Shohei Ohtani shut down the Houston Astros the last time he pitched against them July 13. During that game, he struck out 12, giving up an earned run on four hits and two walks.
On Saturday, in front of an announced crowd of 38,244 at Angel Stadium, and with a slightly different list of players in the lineup, he put up another solid performance without the flair of double-digit strikeouts. Ohtani gave up one earned run on six hits and hit one batter with five strikeouts over eight innings in the Angels’ 2-1 win over the Astros in 12 innings. Matt Duffy hit an RBI single that drove in Taylor Ward and ended the extra-inning marathon.
Ohtani set a career high in innings pitched (136), eclipsing his previous mark of 1301/3. He lowered his earned-run average to 2.58 and increased his strikeouts to 181, both of which are fifth in the American League.
“He was incredible,” Angels interim manager Phil Nevin said of Ohtani after the game. “When he’s in a groove and he knows he’s in a groove, it’s like Larry Bird in basketball or Magic or Jordan.”
Ohtani also got some help with some key defensive assistance in the outfield.
In the first inning, newcomer Ryan Aguilar and Taylor Ward got Ohtani two outs on back-to-back fly balls that Aguilar and Ward needed to slide to catch. In the second, shortstop Andrew Velazquez threw out fast-moving Christian Vazquez during a close play at first.
It was those kinds of plays, along with three strikeouts, that helped Ohtani keep the Astros from reaching base through three innings. And he was also able to exit his start in a 1-1 game after Aguilar’s sacrifice fly scored Luis Rengifo, who reached on a single earlier in the seventh.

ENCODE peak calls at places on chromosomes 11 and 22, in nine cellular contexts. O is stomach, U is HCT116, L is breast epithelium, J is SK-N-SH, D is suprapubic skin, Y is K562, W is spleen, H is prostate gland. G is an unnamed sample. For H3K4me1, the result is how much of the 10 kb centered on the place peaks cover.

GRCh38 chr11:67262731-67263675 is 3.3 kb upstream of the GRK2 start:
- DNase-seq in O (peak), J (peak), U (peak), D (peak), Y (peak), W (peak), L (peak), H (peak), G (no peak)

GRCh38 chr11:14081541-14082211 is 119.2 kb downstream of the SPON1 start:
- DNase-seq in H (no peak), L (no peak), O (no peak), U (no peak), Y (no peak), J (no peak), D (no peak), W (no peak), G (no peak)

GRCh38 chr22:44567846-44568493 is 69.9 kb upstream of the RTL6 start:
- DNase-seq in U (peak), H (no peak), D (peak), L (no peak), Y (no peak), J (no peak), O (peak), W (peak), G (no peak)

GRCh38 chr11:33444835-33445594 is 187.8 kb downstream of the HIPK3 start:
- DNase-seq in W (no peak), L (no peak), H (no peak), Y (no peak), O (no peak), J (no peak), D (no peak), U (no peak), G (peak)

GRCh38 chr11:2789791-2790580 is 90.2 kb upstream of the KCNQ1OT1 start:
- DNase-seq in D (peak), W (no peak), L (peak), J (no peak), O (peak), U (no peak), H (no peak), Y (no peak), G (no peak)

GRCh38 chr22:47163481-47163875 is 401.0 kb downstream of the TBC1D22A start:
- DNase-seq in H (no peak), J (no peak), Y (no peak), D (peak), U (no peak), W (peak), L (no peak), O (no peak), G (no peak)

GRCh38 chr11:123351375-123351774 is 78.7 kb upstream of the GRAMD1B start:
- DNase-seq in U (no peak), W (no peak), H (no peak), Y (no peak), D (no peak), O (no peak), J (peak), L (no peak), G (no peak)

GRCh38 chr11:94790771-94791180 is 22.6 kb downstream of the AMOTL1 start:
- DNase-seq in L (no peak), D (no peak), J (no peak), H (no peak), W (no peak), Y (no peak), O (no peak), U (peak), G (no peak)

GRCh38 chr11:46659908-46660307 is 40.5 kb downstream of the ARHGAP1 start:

“They have a good lineup one through nine so I was taking each batter one by one,” Ohtani said in Japanese through interpreter Ippei Mizuhara. “I was trying to pitch as long as I can and I feel like I accomplished that.
“Not only the outfielders, but the infielders made great plays behind me, helped me keep my pitch count down, helped me get all the way to the eighth inning.”
Rengifo’s single was one of three hits the Angels mustered before Ohtani’s pitching night was done. David Fletcher was responsible for the other two.
Based on the way the Astros were making contact against Ohtani’s pitches, the hits were bound to fall.
Ohtani started the fourth by striking out Jose Altuve on four pitches. Then Yuli Gurriel hit a grounder that skirted by Mike Ford at first for the first Astros hit of the game. Gurriel was left stranded after Alex Bregman grounded into a double play.
But in the fifth, the Astros strung together back-to-back hits, the first a double by Trey Mancini, and the second a single by J.J. Matijevic that scored the first run of the game. There was more trouble for Ohtani in the next inning. Altuve and Bregman both singled off Ohtani, who loaded the bases with two outs after hitting Kyle Tucker in the hands with a pitch.
The inning ended with an easy flyout.
The last time the Astros were in town with Ohtani on the mound, Houston manager Dusty Baker was scouting Ohtani potentially to start for his American League team at the All-Star Game. (Ohtani, of course, did not, preferring to be ready to make the first start for the Angels’ first game after the break.)
“He’s not just an All-Star, he’s a megastar,” Baker said of Ohtani before that game, an Angels 7-1 win in which Ohtani went two for four with two RBIs. “He’s one of the top offensive players and one of the top pitchers. And he’s smart — I can tell the way he plays the game that he’s not only talented, but he’s smart.”
Michael Lorenzen making progress
Michael Lorenzen had his last rehab start Friday at low-A Inland Empire with the goal of upping his pitch count close to 90.
He finished his outing after throwing 86 pitches over six innings, giving up two earned runs on four hits, two walks and one hit by a pitch. He struck out five.
His next start will be off the injured list and back with the big league club. Lorenzen has been on the IL since July 7 with a right shoulder strain.